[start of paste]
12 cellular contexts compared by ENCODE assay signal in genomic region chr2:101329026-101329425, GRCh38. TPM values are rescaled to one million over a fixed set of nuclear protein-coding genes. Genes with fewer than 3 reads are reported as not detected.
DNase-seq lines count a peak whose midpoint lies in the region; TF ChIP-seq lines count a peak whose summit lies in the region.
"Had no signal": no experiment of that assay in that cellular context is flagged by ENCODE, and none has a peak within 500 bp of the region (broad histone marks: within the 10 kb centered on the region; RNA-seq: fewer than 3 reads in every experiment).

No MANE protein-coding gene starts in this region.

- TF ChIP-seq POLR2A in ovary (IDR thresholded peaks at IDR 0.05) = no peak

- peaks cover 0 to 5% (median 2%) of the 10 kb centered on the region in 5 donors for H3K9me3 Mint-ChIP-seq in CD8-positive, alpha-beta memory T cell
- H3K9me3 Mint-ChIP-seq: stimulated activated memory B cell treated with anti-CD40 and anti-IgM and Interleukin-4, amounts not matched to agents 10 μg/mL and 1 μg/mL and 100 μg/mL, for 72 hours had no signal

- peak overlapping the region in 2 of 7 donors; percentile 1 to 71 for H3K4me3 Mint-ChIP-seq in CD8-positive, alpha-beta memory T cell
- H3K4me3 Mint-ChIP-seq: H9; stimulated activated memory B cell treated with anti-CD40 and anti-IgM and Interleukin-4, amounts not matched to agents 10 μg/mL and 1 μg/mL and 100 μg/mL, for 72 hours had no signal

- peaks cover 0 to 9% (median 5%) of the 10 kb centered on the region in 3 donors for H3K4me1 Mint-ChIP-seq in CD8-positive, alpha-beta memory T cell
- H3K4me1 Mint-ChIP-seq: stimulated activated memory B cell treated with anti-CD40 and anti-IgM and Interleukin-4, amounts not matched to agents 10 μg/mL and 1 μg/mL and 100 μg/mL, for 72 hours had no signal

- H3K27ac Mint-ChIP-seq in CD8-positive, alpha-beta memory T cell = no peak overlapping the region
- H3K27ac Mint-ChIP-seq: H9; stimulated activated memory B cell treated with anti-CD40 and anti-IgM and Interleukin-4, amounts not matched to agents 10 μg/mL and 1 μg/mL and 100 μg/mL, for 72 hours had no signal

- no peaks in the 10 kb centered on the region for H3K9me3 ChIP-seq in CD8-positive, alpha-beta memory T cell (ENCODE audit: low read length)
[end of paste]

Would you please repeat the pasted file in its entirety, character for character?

12 cellular contexts compared by ENCODE assay signal in genomic region chr2:101329026-101329425, GRCh38. TPM values are rescaled to one million over a fixed set of nuclear protein-coding genes. Genes with fewer than 3 reads are reported as not detected.
DNase-seq lines count a peak whose midpoint lies in the region; TF ChIP-seq lines count a peak whose summit lies in the region.
"Had no signal": no experiment of that assay in that cellular context is flagged by ENCODE, and none has a peak within 500 bp of the region (broad histone marks: within the 10 kb centered on the region; RNA-seq: fewer than 3 reads in every experiment).

No MANE protein-coding gene starts in this region.

- TF ChIP-seq POLR2A in ovary (IDR thresholded peaks at IDR 0.05) = no peak

- peaks cover 0 to 5% (median 2%) of the 10 kb centered on the region in 5 donors for H3K9me3 Mint-ChIP-seq in CD8-positive, alpha-beta memory T cell
- H3K9me3 Mint-ChIP-seq: stimulated activated memory B cell treated with anti-CD40 and anti-IgM and Interleukin-4, amounts not matched to agents 10 μg/mL and 1 μg/mL and 100 μg/mL, for 72 hours had no signal

- peak overlapping the region in 2 of 7 donors; percentile 1 to 71 for H3K4me3 Mint-ChIP-seq in CD8-positive, alpha-beta memory T cell
- H3K4me3 Mint-ChIP-seq: H9; stimulated activated memory B cell treated with anti-CD40 and anti-IgM and Interleukin-4, amounts not matched to agents 10 μg/mL and 1 μg/mL and 100 μg/mL, for 72 hours had no signal

- peaks cover 0 to 9% (median 5%) of the 10 kb centered on the region in 3 donors for H3K4me1 Mint-ChIP-seq in CD8-positive, alpha-beta memory T cell
- H3K4me1 Mint-ChIP-seq: stimulated activated memory B cell treated with anti-CD40 and anti-IgM and Interleukin-4, amounts not matched to agents 10 μg/mL and 1 μg/mL and 100 μg/mL, for 72 hours had no signal

- H3K27ac Mint-ChIP-seq in CD8-positive, alpha-beta memory T cell = no peak overlapping the region
- H3K27ac Mint-ChIP-seq: H9; stimulated activated memory B cell treated with anti-CD40 and anti-IgM and Interleukin-4, amounts not matched to agents 10 μg/mL and 1 μg/mL and 100 μg/mL, for 72 hours had no signal

- no peaks in the 10 kb centered on the region for H3K9me3 ChIP-seq in CD8-positive, alpha-beta memory T cell (ENCODE audit: low read length)